To successfully interpret skeletal positioning a detailed understanding of the effects of coffined burial on decomposition is required. This paper will present the archaeothanatological analysis of skeletons from later Anglo-Saxon burials where preserved wood provided conclusive evidence for coffins. It will demonstrate how this information has been used to develop a tailored method to identify coffins of this period where there is no surviving wood or metalwork. In the future this methodology will be applied to burials where there is no direct evidence for coffins; with the aim of differentiating coffined burials from plain earth graves more reliably, and thus revealing the true extent of their use during the later Anglo-Saxon period.
Investigation of WW1 casualties buried at the site of Osuchowa Nowa, Poland
University of Warsaw
During WW1 a substantial amount of the military action at the eastern front took place on the territory of modern day Poland. For this reason a great number of WW1 archaeological sites, including war graves, are discovered regularly in Poland to this day. This particular investigation concerns the analysis of a group of WW1 graves containing the remains of members of the Prussian army from the site of Osuchowa Nowa in north-eastern Poland.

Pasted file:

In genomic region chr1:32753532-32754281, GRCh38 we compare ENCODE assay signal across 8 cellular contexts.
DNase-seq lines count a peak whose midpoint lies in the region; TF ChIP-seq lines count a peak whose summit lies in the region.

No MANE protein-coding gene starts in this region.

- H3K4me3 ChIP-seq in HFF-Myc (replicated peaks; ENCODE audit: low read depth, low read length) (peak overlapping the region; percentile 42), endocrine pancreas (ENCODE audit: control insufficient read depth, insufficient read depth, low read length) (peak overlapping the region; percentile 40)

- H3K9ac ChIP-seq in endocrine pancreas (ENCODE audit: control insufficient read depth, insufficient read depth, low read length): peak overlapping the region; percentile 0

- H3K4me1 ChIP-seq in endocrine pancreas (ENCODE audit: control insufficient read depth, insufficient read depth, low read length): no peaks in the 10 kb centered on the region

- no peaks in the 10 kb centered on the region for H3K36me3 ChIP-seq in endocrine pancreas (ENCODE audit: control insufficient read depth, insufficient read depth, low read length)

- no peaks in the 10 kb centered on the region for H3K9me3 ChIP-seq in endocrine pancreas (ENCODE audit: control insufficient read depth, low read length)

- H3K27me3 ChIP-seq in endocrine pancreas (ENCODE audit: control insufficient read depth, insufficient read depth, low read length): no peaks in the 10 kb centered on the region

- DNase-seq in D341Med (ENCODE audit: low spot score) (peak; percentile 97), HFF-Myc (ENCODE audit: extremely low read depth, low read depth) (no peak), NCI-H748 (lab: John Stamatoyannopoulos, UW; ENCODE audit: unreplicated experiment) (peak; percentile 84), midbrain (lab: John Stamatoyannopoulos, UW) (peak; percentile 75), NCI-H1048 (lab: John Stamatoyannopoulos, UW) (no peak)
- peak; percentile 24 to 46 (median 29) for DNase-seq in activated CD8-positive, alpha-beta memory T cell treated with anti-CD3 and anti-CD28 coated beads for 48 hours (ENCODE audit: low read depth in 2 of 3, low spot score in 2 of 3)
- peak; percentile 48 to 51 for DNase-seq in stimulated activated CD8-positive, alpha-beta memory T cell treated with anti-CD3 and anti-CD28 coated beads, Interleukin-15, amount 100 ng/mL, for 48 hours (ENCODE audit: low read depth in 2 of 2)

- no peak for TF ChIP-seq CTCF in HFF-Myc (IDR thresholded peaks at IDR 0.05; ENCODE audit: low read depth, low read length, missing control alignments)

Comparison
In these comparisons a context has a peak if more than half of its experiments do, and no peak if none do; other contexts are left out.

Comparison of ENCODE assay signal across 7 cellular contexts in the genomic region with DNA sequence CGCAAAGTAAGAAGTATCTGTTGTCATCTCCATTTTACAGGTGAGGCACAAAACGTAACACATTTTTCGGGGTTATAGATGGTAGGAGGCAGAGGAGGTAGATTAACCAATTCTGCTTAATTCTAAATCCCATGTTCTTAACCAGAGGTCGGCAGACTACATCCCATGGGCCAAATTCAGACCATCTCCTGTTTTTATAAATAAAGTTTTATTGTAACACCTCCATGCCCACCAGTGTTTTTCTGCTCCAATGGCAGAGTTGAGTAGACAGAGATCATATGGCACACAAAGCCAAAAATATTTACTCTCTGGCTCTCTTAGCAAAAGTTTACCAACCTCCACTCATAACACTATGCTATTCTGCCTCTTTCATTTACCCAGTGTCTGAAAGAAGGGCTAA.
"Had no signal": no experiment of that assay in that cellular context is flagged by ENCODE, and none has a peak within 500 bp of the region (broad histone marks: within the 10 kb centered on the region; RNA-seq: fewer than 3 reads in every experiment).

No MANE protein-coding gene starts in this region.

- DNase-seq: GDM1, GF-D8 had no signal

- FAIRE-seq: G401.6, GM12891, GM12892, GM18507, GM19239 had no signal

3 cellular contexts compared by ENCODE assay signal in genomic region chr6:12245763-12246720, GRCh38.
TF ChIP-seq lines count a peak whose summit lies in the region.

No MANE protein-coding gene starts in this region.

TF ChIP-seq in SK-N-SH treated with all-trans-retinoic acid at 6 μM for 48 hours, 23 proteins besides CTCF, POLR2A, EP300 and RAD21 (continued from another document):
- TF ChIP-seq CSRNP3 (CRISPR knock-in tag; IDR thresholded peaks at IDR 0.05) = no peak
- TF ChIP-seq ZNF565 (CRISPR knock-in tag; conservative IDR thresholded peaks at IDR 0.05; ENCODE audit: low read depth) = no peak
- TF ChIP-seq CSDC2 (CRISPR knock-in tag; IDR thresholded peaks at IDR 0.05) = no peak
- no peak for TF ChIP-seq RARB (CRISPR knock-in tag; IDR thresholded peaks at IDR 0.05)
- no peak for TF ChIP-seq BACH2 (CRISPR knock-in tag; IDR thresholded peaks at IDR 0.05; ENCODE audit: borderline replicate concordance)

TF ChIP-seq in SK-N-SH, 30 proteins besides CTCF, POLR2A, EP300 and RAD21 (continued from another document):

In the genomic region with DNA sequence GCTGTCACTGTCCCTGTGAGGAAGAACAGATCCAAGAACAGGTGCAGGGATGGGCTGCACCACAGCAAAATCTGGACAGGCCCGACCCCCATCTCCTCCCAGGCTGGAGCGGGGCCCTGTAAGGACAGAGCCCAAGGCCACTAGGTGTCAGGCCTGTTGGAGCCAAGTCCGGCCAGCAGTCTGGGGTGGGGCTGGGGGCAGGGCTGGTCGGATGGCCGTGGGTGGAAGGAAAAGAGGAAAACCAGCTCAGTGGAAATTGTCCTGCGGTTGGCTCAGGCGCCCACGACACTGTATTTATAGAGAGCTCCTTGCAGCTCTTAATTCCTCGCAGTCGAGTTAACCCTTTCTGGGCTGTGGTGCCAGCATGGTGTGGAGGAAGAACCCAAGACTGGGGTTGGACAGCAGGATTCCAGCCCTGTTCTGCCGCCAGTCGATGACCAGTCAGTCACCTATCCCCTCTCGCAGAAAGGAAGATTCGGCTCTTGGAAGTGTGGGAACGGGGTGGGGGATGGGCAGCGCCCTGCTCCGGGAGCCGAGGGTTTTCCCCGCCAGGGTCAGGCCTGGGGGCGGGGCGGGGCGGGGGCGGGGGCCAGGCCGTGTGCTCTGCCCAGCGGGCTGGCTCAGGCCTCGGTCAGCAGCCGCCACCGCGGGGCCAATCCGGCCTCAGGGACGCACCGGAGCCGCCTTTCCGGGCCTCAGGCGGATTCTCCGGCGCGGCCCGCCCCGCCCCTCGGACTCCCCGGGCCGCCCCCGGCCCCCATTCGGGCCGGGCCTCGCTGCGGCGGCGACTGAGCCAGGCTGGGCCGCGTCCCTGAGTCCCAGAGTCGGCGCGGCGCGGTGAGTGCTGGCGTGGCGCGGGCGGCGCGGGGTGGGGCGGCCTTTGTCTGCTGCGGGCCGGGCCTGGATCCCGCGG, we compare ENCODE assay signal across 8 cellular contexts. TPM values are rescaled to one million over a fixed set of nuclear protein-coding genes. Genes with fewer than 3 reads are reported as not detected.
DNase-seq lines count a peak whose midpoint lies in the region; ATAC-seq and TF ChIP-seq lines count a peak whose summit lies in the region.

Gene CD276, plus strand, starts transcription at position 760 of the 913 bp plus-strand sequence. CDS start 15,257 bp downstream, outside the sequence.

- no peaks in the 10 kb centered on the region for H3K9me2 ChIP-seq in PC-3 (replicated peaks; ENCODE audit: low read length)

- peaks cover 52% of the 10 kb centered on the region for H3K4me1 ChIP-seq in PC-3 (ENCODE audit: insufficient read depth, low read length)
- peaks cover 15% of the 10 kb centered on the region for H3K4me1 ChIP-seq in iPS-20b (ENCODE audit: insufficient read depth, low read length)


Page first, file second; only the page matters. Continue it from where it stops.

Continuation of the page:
The project focused on the osteological analysis of 25 individuals found in 20 graves, but also involved the analysis of material artefacts (such as uniform elements, personal belongings, and remains of weaponry) and archival research.
The primary aims of the research are to understand the events surrounding the battle at Osuchowa Nowa and to learn more about the individuals buried at the site (both in life and in death), even, if possible, to identify the names of some of them.
Results include interesting observations on the pathology and health status of the soldiers, as well as trauma analysis. I believe that the discussions concerning the post-mortem fate of the bodies and taphonomic processes at the site are of particular interest. As are the description of identification attempts that were pursued: the excellent preservation state of artefacts combined with the uniquely detailed documentation produced by the Prussian army offer an exceptional opportunity for identification. So far this meant that the names of several individuals likely buried at the site could be identified (although they could not unfortunately be attributed to individual remains, due to lack of medical records).
I hope this project will be interest to conference participants for its contribution to the fields of battlefield/recent conflict archaeology, and methods for identification of the dead.